Mike Pence hints at supporting Republican lawmakers gearing up to challenge Joe Biden's election win on 6 Jan
As Donald Trump continues to perpetuate the myth of widespread voter fraud, a growing number of Republicans have been eager to challenge the results, either out of devotion to the president or out of fear of enraging their base
Washington: Vice-President Mike Pence signaled support Saturday for a futile Republican bid to overturn the election in Congress this coming week, after 11 Republican senators and senators-elect said that they would vote to reject President-elect Joe Biden’s victory when the House and Senate meet to formally certify it.
The announcement by the senators — and Pence’s move to endorse it — reflected a groundswell among Republicans to defy the unambiguous results of the election and indulge President Donald Trump’s attempts to remain in power with false claims of voting fraud.
Every state in the country has certified the election results after verifying their accuracy, many following post-election audits or hand counts. Judges across the country, and a Supreme Court with a conservative majority, have rejected nearly 60 attempts by Trump and his allies to challenge the results.
And neither Pence nor any of the senators who said they would vote to invalidate the election has made a specific allegation of fraud, instead offering vague suggestions that some wrongdoing might have occurred and asserting that many of their supporters believe that it has.
The senators’ opposition to certifying Biden’s election will not change the outcome. But it guarantees that what would normally be a perfunctory session on Capitol Hill on Wednesday to ratify the results of the presidential election will instead become a partisan brawl, in which Republicans amplify specious claims of widespread election rigging that have been debunked and dismissed for weeks even as Trump has stoked them.
The spectacle promises to set a caustic backdrop for Biden’s inauguration in the coming weeks and reflects the polarised politics on Capitol Hill that will be among his greatest challenges.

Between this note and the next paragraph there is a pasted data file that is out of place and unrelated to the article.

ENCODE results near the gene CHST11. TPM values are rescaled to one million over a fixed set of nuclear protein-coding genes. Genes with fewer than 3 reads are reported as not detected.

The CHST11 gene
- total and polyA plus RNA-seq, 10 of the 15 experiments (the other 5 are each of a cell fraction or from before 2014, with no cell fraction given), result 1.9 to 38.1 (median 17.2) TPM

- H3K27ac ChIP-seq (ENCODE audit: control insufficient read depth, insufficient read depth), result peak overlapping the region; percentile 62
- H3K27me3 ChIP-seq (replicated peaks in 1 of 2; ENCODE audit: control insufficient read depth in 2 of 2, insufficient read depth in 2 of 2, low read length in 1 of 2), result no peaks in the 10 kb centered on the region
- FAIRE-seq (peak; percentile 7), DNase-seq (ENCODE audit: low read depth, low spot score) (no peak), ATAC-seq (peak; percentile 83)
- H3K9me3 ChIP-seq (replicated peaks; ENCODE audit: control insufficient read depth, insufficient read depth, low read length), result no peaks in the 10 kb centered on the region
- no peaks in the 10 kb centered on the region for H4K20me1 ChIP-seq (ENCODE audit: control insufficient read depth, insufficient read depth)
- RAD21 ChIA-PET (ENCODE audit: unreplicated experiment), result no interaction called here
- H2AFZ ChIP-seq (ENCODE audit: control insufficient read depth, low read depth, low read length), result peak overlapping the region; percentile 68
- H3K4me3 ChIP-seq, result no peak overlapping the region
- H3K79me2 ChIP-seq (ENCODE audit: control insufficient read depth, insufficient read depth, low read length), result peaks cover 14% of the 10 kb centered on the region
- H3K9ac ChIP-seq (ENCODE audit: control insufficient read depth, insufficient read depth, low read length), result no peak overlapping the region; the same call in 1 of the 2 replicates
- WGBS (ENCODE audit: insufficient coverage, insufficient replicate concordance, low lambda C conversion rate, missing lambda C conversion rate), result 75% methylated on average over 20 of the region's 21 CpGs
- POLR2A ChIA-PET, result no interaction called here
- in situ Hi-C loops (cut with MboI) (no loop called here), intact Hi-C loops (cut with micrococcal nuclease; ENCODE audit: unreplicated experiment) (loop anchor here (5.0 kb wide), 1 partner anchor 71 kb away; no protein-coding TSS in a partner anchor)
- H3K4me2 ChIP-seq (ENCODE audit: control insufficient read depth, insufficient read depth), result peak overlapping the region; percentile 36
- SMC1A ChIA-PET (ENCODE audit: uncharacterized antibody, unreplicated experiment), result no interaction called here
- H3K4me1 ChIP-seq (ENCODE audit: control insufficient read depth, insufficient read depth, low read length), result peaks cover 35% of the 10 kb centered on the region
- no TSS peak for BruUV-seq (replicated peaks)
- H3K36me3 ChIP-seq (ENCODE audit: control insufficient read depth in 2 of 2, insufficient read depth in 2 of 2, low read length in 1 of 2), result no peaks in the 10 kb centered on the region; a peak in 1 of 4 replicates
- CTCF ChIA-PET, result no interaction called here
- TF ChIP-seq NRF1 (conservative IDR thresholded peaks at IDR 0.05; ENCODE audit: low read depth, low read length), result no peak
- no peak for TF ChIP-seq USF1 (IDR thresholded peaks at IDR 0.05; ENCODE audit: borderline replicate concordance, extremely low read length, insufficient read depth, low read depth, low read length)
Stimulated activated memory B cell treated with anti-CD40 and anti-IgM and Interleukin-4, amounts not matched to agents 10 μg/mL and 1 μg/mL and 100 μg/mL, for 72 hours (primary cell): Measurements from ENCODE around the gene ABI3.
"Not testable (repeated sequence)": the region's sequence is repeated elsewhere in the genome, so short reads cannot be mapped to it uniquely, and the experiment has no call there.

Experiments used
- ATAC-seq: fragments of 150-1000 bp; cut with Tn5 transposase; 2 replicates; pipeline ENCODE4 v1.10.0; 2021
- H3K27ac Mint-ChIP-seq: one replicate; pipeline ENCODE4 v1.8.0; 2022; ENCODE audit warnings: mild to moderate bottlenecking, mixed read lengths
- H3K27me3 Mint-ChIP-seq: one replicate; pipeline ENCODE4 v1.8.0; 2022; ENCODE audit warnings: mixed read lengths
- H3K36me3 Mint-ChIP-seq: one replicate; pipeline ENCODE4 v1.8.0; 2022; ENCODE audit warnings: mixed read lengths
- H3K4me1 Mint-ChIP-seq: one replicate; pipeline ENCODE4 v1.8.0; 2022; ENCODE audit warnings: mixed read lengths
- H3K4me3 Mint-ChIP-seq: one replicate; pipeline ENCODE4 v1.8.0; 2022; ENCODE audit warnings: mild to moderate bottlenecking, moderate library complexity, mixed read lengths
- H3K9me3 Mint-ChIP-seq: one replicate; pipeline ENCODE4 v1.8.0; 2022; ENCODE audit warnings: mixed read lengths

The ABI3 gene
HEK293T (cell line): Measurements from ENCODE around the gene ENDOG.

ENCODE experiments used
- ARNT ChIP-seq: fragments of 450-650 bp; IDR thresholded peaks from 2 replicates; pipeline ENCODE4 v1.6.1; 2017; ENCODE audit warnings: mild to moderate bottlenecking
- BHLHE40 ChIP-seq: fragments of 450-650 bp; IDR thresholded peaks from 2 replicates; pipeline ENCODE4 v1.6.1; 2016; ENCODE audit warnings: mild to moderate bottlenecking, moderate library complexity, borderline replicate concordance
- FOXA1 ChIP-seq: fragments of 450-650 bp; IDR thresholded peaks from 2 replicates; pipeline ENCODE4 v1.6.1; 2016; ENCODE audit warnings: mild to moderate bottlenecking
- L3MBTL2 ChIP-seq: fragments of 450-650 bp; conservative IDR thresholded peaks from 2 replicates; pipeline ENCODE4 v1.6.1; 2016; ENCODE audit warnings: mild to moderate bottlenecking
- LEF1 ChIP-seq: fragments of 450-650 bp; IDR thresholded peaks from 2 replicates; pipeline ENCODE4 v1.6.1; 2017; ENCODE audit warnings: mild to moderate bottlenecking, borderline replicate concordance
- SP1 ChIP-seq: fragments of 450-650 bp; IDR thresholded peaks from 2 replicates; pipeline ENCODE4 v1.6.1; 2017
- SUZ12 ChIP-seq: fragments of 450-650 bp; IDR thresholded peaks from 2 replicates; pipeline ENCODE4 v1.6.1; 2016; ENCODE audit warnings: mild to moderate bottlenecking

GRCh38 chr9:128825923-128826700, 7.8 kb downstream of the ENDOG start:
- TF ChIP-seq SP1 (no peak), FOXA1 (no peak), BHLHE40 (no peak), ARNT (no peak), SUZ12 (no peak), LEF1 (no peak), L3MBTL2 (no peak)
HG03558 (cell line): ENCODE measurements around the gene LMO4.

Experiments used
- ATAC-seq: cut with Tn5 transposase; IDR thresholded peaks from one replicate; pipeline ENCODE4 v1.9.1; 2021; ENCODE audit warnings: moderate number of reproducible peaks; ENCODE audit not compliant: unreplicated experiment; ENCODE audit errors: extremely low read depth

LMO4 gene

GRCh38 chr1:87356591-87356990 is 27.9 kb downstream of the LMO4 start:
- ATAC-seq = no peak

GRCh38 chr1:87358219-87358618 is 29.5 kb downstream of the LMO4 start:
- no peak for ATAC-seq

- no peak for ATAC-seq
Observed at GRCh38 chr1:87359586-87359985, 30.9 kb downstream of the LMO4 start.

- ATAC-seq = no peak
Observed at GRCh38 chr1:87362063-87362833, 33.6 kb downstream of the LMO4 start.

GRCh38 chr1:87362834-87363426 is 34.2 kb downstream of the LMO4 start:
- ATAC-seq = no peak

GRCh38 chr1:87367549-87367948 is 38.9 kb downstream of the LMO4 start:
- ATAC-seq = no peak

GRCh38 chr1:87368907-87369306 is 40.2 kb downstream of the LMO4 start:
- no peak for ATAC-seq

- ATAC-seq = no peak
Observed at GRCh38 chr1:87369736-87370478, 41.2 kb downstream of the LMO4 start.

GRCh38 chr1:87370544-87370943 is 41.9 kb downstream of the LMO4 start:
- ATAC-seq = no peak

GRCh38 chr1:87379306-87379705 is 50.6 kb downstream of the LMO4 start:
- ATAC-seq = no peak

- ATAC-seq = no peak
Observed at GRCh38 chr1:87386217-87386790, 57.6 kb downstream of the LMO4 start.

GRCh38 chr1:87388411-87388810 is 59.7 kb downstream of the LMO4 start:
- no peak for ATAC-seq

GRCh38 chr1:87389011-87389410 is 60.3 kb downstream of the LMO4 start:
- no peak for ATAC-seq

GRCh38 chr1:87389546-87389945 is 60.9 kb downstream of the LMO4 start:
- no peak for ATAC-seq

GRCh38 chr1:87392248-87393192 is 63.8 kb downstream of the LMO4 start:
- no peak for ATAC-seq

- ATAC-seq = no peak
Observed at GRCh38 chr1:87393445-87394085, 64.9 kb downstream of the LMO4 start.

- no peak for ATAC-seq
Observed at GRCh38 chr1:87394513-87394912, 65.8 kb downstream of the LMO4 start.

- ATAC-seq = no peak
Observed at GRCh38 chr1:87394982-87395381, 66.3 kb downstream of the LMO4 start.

It will also pose a political dilemma for Republicans, forcing them to choose between accepting the results of a democratic election — even if it means angering supporters who dislike the outcome and could punish them at the polls — and joining their colleagues in displaying unflinching loyalty to Trump, who has demanded in increasingly angry fashion that they back his bid to cling to the presidency.
The conundrum is especially acute for Pence, who as president of the Senate has the task of presiding over Wednesday’s proceedings and declaring Biden the winner but has his own future political aspirations to consider as well. On Friday, a federal judge dismissed a lawsuit brought by House Republicans to pressure Pence to do otherwise and instead unilaterally overturn the results.
But on Saturday evening, Marc Short, his chief of staff, issued a statement saying that Pence “shares the concerns of millions of Americans about voter fraud and irregularities in the last election.”
The vice-president, the statement continued, “welcomes the efforts of members of the House and Senate to use the authority they have under the law to raise objections and bring forward evidence before the Congress and the American people on Jan. 6th.”
In a joint statement Saturday, the Senate Republicans — including seven senators and four who are to be sworn in Sunday — called for a 10-day audit of election returns in “disputed states” and said they would vote to reject the electors from those states until one was completed. They did not elaborate on which states.